According to The Americans for Divorce Reform it is estimated that 40 or possibly 50 percent of marriages will end in divorce. This means one in two couples will break their vows.
Given this trend, I am not surprised that the soon to be divorcee seeks out my help, looking to manage their sleep deprivation, weight gain, stomach pains, anxiety, depression, growing fear of financial doom, being alone forever, not making it out alive, bitterness and resentment, and of course, working through raging anger.
I think it is safe to say that most couples at some point in the relationship profess love to one another. At some point, they actually mean it. And at some point, it seems, for many, the love stops. If you are one of the lucky ones, the break-up is amicable. Each person respects and values the other as they realize the relationship has run its course. If you aren't lucky, it can get pretty ugly, as resentment, bitterness and anger take over.
Now don't get me wrong. Anger is a legitimate emotion especially when you have been hurt and it serves as a signaling mechanism that something needs to be done about it. In a healthy relationship, anger can motivate you to talk and communicate, to heal and to reach new levels of togetherness. But when anger becomes "raging" it is usually damaging to others and more importantly, to the self.
In any break-up, especially a divorce, a person can experience a myriad of feelings--hurt, confusion, hate, guilt, abandonment, and self-pity. Often the emotions and feelings are confusing as bitterness and blame towards the other person and perhaps also towards ones-self ensue. The raging anger is, of course, understandable as the result of betrayal and hurt that has accumulated over time.
But still, I wonder how can it be that at one time, the estranged couple was in love? How did that love turn to hate? When did it happen? Is the love completely gone? And can one really love ones-self when one is so angry? I wonder if couples ask themselves (what the Supremes so beautifully sang) before waging war, "Where did our love go?"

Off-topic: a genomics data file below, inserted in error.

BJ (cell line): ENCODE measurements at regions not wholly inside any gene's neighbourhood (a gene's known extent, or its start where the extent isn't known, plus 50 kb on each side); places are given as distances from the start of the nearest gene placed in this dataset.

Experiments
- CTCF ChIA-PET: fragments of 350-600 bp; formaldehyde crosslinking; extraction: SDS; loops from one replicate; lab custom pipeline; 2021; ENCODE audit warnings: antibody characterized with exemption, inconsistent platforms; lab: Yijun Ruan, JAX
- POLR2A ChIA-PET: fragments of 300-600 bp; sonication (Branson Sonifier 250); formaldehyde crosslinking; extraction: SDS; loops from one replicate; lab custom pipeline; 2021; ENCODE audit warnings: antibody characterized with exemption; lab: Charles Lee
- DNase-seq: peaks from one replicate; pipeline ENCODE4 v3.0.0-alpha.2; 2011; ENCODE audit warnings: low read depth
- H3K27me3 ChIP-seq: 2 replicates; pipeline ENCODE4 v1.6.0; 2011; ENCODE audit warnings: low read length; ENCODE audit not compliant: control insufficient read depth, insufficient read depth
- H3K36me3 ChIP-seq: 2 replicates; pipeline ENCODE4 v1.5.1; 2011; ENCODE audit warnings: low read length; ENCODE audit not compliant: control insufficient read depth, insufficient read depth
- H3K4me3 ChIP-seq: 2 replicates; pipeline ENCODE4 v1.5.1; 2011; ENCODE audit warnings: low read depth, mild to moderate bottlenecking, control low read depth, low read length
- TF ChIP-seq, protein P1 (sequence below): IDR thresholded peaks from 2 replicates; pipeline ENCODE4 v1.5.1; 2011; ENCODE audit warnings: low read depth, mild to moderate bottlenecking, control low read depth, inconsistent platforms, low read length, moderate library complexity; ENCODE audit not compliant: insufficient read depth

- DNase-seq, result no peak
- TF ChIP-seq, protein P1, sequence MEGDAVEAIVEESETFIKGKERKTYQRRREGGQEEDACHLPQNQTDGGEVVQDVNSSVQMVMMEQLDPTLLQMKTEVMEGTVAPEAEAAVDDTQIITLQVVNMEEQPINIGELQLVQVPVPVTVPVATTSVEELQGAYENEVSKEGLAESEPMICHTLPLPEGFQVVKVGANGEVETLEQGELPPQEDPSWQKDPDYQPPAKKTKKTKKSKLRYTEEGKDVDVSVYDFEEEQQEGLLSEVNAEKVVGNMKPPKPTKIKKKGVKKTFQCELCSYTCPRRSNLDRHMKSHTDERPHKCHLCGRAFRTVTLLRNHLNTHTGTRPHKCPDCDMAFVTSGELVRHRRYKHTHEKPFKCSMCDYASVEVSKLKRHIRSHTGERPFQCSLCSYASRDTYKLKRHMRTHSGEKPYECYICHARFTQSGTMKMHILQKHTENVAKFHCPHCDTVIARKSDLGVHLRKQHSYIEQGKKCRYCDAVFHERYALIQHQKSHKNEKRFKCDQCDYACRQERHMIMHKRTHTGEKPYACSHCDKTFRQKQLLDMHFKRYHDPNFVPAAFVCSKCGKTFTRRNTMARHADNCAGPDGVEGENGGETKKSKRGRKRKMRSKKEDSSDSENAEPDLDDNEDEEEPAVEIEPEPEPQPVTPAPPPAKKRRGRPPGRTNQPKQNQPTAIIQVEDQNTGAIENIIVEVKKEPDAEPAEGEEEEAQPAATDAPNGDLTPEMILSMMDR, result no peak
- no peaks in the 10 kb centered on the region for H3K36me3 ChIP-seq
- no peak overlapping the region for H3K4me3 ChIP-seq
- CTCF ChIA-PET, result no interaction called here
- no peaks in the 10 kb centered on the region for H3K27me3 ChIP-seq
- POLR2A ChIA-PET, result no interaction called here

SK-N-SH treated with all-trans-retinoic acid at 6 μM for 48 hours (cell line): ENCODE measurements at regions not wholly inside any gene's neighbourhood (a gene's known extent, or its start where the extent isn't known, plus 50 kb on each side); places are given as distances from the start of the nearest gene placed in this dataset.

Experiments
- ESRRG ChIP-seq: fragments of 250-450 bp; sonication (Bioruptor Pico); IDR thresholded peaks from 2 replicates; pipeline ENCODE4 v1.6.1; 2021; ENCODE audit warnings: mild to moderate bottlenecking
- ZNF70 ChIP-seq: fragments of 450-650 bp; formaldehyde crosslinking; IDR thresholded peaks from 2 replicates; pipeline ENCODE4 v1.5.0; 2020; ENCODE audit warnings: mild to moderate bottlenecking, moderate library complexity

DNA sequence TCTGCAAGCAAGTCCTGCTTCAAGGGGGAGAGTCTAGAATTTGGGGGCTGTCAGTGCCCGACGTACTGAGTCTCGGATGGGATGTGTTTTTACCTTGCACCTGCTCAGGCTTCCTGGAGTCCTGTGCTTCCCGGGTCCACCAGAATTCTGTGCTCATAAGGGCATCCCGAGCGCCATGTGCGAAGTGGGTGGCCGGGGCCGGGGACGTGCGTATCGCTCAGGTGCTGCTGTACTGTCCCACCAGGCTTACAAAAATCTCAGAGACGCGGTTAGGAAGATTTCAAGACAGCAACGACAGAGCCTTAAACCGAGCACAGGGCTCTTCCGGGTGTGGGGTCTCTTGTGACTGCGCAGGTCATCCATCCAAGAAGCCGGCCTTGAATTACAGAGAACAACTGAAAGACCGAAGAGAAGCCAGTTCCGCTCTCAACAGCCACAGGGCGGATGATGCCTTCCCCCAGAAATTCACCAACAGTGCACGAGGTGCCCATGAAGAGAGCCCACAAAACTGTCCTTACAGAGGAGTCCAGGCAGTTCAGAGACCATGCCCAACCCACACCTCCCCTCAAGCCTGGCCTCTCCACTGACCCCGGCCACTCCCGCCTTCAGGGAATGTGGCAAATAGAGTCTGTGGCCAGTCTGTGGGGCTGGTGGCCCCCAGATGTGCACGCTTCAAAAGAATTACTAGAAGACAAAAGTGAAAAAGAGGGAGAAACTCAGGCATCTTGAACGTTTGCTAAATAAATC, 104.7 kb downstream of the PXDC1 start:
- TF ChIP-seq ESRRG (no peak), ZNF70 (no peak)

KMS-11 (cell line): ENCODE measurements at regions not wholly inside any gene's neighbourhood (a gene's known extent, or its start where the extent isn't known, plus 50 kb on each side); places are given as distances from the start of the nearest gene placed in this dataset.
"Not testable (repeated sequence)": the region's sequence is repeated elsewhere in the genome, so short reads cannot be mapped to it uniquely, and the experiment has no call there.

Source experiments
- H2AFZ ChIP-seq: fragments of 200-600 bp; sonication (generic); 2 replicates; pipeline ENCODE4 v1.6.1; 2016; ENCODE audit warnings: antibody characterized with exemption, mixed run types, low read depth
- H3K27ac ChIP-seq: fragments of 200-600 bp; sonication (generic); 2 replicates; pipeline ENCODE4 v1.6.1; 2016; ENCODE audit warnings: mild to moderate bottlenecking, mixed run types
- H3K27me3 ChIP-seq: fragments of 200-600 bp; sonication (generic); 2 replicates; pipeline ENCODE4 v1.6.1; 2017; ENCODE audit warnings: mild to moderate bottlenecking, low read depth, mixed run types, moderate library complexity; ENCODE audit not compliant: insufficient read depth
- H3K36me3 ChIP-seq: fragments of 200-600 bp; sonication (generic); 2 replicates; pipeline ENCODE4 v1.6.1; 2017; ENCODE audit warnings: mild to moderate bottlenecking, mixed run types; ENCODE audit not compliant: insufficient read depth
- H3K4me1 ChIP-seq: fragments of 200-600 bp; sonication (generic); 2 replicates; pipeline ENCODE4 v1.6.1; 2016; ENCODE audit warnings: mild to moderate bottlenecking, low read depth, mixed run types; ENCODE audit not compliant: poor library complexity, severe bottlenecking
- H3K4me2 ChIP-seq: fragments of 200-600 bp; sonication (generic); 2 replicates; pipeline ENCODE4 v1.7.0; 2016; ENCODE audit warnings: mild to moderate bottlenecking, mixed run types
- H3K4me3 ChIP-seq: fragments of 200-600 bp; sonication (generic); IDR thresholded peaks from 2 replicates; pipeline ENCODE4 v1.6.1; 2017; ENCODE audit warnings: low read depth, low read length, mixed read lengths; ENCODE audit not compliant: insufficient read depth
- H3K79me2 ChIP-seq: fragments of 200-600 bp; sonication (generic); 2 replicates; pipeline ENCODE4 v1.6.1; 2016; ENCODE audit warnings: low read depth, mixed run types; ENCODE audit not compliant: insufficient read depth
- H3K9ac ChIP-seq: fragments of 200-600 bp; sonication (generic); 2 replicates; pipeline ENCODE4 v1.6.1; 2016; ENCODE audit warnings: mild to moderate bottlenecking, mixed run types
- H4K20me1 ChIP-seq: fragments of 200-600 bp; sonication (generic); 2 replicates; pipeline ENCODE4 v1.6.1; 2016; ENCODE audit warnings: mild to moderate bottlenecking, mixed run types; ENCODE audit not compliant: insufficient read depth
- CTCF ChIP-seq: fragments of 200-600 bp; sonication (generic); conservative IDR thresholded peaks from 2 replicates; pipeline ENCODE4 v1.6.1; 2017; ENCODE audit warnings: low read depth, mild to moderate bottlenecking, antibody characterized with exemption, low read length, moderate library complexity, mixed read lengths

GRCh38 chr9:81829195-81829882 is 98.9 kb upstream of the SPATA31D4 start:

If you are in a relationship now, trying to get out of one, or are single, can you remember being in love? Do you remember the feeling and can you describe it? Do you remember that feeling of being complete, special, valued, and loved? When you think about it and re-experience the feeling, do you notice how differently you feel about yourself as opposed to how you feel when you are angry and bitter? It's quite a difference.
If you focus on that "lovin feeling", you may realize that you feel much better about yourself. You also may note that in your angry and resentment, your actions have been less than kind and perhaps you can see that you are at least partially accountable for what went wrong in the relationship. Perhaps you expected the other person to complete you, which no one can really do. Perhaps you have been feeling sorry for yourself and shifting the blame to the other person.
Perhaps now, you can shift the focus and use the situation as an opportunity to have a realistic look at yourself. This isn't to say that the other person isn't to blame or at fault. This is just your chance to look at yourself: who you are behaving like and who would you rather be?--A loving or hateful person? Because when you live in blame, anger and bitterness, no one is being loved, least of all yourself.
When you take the time to remember love, you remember what it is you want to feel and the way you want to feel about yourself--loved, special and valued. You can then make the choice to fill your life with activities, passions, purpose that supports you to feel this way.
You might then be able to let go a bit of the relationship that didn't work or the anger toward that person who hurt you. You might remember that not all relationships are necessarily meant to last forever. Some last a lifetime, others a moment in time. Neither is less valuable than the other as every kind of relationship offers the opportunity for you to love, grow, share and discover who you are.
And in the end, it is for you to discover that you are loved, special and valued no matter what the circumstances. Perhaps, this is the love we are all seeking and have the possibility of finding.
Follow Eva M. Selhub, M.D. on Twitter: www.twitter.com/DrEvaSelhub